Who Wants This Tax Burden Again?

The repeal of the Bush tax cuts has been a common mantra from the Democratic Party, especially from the nine liberals running for president. Some are calling for a full repeal of all tax relief, while others are hoping to see large portions of the relief reversed, particularly that which benefits higher income earners. Just this week, Sen. Joe Lieberman proposed to hike taxes on the wealthy to levels even higher than before the passage of the tax cuts.

The truth is they opposed the tax relief from the beginning – well-before it was ever passed.

If the hopes of repealing the Bush tax relief as harbored by so many Democrats were to come to pass, Americans would be forced to return to their record tax burden.

Lest anyone forget, here is some of what Americans faced at the end of the Clinton years, before the Bush tax cuts.

Federal Tax Burden

In 2000, federal revenues were at their highest level ever – over $2 trillion – and at the highest rate as a percentage of GDP – 20.6 percent – since World War II when the rate was 20.9 percent. (Source: Economic Report of the President, January 2001)

Federal Tax Burden Per Person

From 1939 to 2000, federal taxes per capita, adjusted for inflation, rose from less than $600 to more than $7,000 – a 1,100 percent increase. (Source: Economic Report of the President, January 2001)

Impact on the Median-Income Family

The National Taxpayers Union has noted that in 1955 a family of four had total income, after tax, of 82 cents for every dollar earned. In 1998, the after tax income was at a meager 61 cents for every dollar. (Source: National Taxpayers Union – Amount of Tax Per $1 of Median Family Income)


  • Federal Tax=15 cents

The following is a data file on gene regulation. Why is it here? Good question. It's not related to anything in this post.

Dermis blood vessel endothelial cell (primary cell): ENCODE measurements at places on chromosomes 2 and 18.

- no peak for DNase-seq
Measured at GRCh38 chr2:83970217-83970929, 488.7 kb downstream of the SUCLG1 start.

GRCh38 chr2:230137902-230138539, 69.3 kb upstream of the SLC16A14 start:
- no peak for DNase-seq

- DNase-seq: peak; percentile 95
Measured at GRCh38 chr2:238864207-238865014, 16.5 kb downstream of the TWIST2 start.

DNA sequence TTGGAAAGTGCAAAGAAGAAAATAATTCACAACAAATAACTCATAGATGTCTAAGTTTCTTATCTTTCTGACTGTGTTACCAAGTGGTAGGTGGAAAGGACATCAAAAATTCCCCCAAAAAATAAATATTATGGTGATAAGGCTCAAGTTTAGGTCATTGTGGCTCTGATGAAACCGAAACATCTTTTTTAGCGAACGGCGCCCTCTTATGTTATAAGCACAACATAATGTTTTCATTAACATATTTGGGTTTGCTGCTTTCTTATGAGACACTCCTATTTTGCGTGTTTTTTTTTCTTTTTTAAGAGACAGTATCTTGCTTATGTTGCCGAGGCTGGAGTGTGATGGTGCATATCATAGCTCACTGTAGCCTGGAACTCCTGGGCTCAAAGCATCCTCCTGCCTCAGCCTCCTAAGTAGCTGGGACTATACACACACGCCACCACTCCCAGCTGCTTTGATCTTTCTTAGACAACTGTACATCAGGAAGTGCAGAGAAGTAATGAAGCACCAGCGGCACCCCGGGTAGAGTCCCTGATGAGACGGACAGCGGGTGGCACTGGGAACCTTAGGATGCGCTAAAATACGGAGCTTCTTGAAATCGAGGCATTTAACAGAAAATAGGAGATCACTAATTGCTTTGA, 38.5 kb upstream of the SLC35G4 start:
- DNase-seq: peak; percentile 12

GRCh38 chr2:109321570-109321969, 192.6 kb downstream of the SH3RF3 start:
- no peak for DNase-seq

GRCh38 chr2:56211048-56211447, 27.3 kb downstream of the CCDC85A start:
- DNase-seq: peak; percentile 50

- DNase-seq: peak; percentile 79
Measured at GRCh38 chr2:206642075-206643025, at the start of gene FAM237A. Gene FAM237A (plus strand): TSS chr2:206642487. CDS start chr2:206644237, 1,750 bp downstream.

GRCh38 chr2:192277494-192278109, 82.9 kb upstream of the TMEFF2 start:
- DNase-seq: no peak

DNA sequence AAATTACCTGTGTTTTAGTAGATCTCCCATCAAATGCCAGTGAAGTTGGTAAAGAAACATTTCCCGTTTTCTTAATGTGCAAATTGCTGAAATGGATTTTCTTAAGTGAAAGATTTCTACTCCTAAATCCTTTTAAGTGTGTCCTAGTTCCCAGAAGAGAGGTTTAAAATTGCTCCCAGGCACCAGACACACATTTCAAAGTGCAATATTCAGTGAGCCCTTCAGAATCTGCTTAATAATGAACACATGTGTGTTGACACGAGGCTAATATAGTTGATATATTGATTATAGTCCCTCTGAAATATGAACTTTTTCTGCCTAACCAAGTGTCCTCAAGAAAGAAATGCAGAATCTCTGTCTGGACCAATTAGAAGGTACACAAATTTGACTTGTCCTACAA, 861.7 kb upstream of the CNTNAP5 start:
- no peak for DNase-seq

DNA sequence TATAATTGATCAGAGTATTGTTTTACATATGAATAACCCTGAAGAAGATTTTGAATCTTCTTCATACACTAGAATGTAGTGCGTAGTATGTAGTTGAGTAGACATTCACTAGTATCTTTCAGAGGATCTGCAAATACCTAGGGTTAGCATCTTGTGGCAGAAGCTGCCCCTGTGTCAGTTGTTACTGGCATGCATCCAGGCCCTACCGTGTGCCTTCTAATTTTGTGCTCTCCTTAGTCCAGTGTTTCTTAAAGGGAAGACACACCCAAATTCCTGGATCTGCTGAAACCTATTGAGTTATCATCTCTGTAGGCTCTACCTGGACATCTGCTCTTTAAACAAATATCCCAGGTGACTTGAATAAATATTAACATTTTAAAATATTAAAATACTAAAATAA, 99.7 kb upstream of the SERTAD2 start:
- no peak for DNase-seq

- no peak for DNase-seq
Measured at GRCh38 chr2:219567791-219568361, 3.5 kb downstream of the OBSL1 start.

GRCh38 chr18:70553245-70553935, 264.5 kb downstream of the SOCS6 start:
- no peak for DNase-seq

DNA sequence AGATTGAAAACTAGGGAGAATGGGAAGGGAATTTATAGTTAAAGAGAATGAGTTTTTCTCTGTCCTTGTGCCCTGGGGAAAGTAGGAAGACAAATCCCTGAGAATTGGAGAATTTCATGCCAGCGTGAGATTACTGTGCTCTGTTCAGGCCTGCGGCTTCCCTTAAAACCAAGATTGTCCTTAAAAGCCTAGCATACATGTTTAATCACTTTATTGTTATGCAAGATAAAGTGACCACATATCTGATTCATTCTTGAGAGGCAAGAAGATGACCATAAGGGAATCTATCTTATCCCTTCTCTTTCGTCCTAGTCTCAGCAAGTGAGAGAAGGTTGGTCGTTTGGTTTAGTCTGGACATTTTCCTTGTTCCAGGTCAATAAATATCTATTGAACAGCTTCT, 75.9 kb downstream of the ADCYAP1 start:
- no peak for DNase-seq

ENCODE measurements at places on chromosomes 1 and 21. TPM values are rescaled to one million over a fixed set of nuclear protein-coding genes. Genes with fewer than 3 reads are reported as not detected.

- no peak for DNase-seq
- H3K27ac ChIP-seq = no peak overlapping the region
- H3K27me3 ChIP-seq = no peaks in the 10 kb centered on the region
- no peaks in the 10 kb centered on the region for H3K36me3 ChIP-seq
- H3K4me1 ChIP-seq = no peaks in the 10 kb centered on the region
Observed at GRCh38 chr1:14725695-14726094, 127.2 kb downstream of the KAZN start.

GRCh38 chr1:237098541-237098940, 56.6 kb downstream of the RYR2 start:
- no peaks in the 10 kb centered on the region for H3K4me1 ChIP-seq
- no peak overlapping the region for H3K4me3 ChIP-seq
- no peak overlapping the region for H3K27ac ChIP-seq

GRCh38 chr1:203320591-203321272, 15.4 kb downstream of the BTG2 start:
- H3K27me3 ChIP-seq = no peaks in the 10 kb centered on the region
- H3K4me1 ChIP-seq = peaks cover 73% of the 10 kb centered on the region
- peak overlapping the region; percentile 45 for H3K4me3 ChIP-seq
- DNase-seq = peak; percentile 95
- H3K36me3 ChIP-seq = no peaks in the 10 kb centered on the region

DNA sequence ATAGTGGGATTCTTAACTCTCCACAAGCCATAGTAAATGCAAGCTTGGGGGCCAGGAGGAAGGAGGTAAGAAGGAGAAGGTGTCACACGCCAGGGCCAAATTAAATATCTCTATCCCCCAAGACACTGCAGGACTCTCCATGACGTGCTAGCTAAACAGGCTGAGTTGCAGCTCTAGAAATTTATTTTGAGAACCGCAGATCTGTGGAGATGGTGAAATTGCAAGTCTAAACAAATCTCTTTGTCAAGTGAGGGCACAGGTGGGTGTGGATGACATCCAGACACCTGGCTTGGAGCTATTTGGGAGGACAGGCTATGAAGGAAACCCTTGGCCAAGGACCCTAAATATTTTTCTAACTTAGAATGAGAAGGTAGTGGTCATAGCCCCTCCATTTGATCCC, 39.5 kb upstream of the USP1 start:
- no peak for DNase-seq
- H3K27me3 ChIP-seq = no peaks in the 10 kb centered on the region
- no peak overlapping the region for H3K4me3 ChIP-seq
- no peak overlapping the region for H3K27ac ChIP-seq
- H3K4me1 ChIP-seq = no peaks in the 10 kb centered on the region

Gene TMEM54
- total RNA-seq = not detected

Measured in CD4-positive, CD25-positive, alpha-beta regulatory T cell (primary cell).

• State & Local Tax=3 cents
  • After Tax Income=82 cents
  • 1998

  • Federal Tax=26 cents
  • State & Local Tax=13 cents
  • After Tax Income=61cents
  • Tax Bite in an Eight-Hour Work Day, 2000

    In 2000, the typical worker, starting at 9:00am, would work until 10:52am just to pay his federal taxes, and another 50 minutes until 11:42am to pay his state and local taxes. (Source: The Tax Foundation)

    Minutes in an 8-Hour Day

  • Federal Taxes: 112 minutes
  • State & Local Taxes: 50 minutes
  • Housing: 79 minutes
  • Health: 55 minutes
  • Food & Tobacco: 44 minutes
  • Transportation: 34 minutes
  • Recreation: 27 minutes
  • Clothing: 19 minutes
  • Savings: 8 minutes
  • All Other: 51 minutes
  • Tax Freedom Day, 2000

    According to the Tax Foundation, Americans spent the first 124 days of 2000 working for the government. Individual income taxes made up the largest portion by claiming 50 days of the year from workers’ earnings.

    124 Days Spent Working for the Government

  • Individual Income Taxes: 50 days
  • Social Insurance Taxes (Social Security, Medicare, etc): 30 days
  • Sales and Excise Taxes: 16 days
  • Corporate Income Taxes: 12 days
  • Property Taxes: 10 days
  • Other Business Taxes: 3 days
  • All Other Taxes: 3 days
  • This is the type of tax burden Democrats support when they demonize the Bush tax cuts and advocate for their repeal. And it is the type of burden to which we will return if Democrats are left to their own devices.

    (This piece is adapted from a paper I wrote for the Senate Republican Policy Committee)